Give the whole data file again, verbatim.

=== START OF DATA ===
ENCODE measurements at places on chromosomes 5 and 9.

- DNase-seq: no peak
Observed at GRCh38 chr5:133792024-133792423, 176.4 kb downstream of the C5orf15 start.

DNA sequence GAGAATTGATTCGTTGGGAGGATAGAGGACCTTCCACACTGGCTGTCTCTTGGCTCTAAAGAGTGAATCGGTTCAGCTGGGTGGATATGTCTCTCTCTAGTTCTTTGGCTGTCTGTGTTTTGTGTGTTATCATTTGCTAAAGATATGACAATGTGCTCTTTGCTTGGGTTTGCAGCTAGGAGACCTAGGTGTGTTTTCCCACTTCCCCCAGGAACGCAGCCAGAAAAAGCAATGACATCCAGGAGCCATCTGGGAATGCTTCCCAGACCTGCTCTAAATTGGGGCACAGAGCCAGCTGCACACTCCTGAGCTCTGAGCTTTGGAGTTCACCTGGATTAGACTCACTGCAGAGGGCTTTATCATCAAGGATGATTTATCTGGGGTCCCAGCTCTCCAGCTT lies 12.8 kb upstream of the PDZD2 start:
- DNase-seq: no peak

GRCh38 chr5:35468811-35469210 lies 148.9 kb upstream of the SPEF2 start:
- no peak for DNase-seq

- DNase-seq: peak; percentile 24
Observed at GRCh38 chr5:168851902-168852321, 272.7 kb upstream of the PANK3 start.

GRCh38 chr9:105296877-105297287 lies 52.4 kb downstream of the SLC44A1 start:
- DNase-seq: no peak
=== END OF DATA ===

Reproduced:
ENCODE measurements at places on chromosomes 5 and 9.

- DNase-seq: no peak
Observed at GRCh38 chr5:133792024-133792423, 176.4 kb downstream of the C5orf15 start.

DNA sequence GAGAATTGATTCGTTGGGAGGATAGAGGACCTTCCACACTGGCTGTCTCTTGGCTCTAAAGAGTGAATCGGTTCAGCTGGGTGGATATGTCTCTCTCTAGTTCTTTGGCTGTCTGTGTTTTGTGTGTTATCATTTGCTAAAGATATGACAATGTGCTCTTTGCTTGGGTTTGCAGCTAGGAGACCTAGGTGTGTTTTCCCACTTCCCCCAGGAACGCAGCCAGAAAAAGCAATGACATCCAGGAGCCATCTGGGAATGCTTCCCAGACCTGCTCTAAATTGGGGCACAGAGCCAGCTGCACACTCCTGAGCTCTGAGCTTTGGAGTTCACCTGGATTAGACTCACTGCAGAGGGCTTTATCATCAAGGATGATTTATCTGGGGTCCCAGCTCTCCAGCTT lies 12.8 kb upstream of the PDZD2 start:
- DNase-seq: no peak

GRCh38 chr5:35468811-35469210 lies 148.9 kb upstream of the SPEF2 start:
- no peak for DNase-seq

- DNase-seq: peak; percentile 24
Observed at GRCh38 chr5:168851902-168852321, 272.7 kb upstream of the PANK3 start.

GRCh38 chr9:105296877-105297287 lies 52.4 kb downstream of the SLC44A1 start:
- DNase-seq: no peak